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Why are JIBO, Pepper, Siri, Google Now and Cortana so important?

personal_assistants_jibo_Pepper_Cortana_Siri_Google_NowThere’s a race going on to see which AI solution providing personal assistance is welcomed by businesses, end users and consumers, and whether this will be physical or virtual.

Imagine an assistant that knows your schedule, contacts, interests and location, and that can communicate with you to help you stay informed, connected and on top of your game. This is more personalized than your PC, tablet or smartphone and, depending on whether physical or virtual, is in a pleasing, personal and compatible form. If these assistants catch on, they will begin anticipating and handling many of the little decisions that fill our days. The potential for this form of artificial intelligence has tech companies vying to lead the pack.

Apple’s Siri, Google’s Google Now, Microsoft’s Cortana, Facebook, and Baidu are all in various states of pursuing virtual assistants. But JIBO, Pepper, Cubic, EmoSpark and others are just now coming to market and are offering a physical component – a robotic presence – which they hope will enhance the experience.

2015: The year robot assistants come to market 

2015 is the year physical products will be coming to market and available for experimentation and testing. Pepper ships in the summer in Japan, JIBO ships preorders in Q3 as does Cubic in the fall and EmoSpark in the summer.

These types of personal assistants rely on multiple activities including: speech recognition to determine and parse through spoken commands; predictive technology to anticipate what a user will likely do next; and determining and using contextual data (biographic data and situational information, e.g.: location, time and date). Apple, Google and Baidu – all of which attempt to provide this service – want their intelligent interface to fit all front ends, to be the universal contact point. They see a plentiful revenue stream if they are successful. Others want Apple and Google to redirect users to company sites with apps that understand their own content better, e.g.: directing requests for pizza to Dom, the digital front-end for taking Dominos Pizza orders.

Many are waiting to see how the competition plays out. Car companies and other smart product providers, fearing a variety of consequences outside of their control, aren’t enamored of letting Apple or Google (or any of the others) run their voice-powered front-end systems  thus their current intense race for in-house and startup development. But if Google or Apple or ??? gets to market first with a true digital assistant that people embrace and buy – one that can be virtual or physical – car companies may need to make their systems adapt to that system because it’s what everyone wants to use.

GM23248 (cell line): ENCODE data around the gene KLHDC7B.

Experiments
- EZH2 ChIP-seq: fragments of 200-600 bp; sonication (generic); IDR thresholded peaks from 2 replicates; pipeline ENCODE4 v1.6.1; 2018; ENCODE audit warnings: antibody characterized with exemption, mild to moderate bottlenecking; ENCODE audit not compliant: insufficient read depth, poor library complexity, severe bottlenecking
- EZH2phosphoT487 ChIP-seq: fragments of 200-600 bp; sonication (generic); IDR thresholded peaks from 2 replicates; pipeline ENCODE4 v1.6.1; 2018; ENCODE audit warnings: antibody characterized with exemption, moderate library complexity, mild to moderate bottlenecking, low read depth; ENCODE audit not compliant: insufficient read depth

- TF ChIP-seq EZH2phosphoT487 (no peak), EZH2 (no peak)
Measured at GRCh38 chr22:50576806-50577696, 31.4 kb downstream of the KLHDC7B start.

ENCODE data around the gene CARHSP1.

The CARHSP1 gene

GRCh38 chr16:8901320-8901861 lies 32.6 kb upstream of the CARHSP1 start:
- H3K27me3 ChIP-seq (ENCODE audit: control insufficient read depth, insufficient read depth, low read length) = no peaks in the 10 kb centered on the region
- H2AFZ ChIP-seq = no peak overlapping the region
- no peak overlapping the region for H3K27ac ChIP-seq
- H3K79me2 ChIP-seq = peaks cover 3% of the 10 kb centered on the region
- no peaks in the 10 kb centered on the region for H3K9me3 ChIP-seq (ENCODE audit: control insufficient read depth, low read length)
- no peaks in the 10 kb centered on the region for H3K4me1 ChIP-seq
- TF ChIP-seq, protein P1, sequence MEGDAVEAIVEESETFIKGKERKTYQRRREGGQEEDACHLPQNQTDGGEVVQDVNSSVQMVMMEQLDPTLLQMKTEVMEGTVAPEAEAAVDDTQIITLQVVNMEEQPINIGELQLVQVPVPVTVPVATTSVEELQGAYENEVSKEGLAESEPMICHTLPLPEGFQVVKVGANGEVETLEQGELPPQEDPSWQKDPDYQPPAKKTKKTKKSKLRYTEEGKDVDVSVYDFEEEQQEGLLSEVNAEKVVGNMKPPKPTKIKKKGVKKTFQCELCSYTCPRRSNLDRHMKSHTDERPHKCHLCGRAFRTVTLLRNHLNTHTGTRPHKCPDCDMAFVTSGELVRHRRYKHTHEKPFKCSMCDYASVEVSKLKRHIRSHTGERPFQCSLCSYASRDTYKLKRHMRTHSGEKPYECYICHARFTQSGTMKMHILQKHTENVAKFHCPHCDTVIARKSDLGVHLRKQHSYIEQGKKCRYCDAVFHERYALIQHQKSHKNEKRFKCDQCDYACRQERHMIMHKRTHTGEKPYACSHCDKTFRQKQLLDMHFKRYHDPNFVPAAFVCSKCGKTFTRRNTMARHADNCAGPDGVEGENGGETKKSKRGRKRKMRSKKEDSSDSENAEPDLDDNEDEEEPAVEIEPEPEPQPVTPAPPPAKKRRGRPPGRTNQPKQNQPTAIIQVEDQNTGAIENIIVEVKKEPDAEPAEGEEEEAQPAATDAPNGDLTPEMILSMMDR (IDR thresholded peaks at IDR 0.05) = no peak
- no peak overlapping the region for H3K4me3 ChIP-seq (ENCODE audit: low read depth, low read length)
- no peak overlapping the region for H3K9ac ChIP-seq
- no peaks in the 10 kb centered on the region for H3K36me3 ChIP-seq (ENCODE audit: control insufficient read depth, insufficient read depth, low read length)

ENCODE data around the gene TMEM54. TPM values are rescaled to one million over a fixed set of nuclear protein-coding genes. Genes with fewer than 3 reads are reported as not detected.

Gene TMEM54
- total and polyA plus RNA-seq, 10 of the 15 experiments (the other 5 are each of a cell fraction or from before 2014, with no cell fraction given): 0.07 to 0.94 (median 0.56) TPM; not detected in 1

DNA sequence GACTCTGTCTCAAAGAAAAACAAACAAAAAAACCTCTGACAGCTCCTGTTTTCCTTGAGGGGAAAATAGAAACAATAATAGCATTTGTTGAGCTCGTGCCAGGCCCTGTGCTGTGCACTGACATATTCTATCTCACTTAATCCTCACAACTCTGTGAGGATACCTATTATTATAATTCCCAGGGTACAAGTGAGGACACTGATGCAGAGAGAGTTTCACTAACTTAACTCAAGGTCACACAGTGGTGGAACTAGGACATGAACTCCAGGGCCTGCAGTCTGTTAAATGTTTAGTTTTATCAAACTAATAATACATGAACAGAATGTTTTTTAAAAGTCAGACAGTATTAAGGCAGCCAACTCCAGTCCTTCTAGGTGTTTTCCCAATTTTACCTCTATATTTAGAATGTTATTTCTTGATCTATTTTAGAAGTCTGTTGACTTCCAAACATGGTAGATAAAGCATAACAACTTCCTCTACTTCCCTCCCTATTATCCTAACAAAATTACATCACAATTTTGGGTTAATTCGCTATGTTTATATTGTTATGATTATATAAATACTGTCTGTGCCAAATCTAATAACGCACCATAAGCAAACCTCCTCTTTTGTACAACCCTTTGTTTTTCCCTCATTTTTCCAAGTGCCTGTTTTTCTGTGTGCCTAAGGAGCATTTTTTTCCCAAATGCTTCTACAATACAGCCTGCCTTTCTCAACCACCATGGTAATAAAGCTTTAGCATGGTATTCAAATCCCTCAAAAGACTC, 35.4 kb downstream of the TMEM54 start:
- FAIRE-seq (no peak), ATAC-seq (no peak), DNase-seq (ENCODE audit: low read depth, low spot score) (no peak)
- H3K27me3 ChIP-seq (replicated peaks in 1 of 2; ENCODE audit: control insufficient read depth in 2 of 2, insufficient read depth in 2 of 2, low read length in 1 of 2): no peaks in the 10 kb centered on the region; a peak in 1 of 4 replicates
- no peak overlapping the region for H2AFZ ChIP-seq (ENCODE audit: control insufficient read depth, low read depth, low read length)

The key to the outcome of this race is whether a general purpose AI will be able to steer people through their digital world, or whether users would rather navigate to applications that are specialists (such as American Airlines or Dominos Pizza).

Natural language recognition – and the ability to analyze user desires from that language – is a very competitive science these days. Nuance, the biggest provider of voice and language solutions to the auto industry and a collaborator with IBM up until recently, is now competing with IBM’s Watson team and also Apple, which is rumored to be working on their own language processing system instead of using Nuance. A look at the What’s Next section of Nuance’s website is, to quote them, “The intersection of Science Fiction, super-pi, and technology innovation.” But a more descriptive quote from that page seems more appropriate: “Intelligent self-service delivers a better customer experience.” That’s what this race is all about.


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Frank Tobe is the owner and publisher of The Robot Report, and is also a panel member for Robohub's Robotics by Invitation series... read more


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